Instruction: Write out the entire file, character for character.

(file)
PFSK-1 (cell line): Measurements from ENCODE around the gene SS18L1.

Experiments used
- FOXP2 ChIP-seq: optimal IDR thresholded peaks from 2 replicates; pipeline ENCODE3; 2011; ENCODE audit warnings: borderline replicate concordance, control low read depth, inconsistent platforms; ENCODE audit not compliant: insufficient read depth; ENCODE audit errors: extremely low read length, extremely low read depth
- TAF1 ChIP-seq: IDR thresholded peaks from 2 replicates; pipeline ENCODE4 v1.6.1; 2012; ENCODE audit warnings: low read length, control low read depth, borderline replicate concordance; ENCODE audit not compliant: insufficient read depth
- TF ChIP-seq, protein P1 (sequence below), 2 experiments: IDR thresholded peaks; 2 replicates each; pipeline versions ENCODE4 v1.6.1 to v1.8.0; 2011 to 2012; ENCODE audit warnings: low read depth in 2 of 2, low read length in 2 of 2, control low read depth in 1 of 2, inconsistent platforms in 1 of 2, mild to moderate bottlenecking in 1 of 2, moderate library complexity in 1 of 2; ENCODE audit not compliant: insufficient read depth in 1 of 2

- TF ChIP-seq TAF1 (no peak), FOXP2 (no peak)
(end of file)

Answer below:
PFSK-1 (cell line): Measurements from ENCODE around the gene SS18L1.

Experiments used
- FOXP2 ChIP-seq: optimal IDR thresholded peaks from 2 replicates; pipeline ENCODE3; 2011; ENCODE audit warnings: borderline replicate concordance, control low read depth, inconsistent platforms; ENCODE audit not compliant: insufficient read depth; ENCODE audit errors: extremely low read length, extremely low read depth
- TAF1 ChIP-seq: IDR thresholded peaks from 2 replicates; pipeline ENCODE4 v1.6.1; 2012; ENCODE audit warnings: low read length, control low read depth, borderline replicate concordance; ENCODE audit not compliant: insufficient read depth
- TF ChIP-seq, protein P1 (sequence below), 2 experiments: IDR thresholded peaks; 2 replicates each; pipeline versions ENCODE4 v1.6.1 to v1.8.0; 2011 to 2012; ENCODE audit warnings: low read depth in 2 of 2, low read length in 2 of 2, control low read depth in 1 of 2, inconsistent platforms in 1 of 2, mild to moderate bottlenecking in 1 of 2, moderate library complexity in 1 of 2; ENCODE audit not compliant: insufficient read depth in 1 of 2

- TF ChIP-seq TAF1 (no peak), FOXP2 (no peak)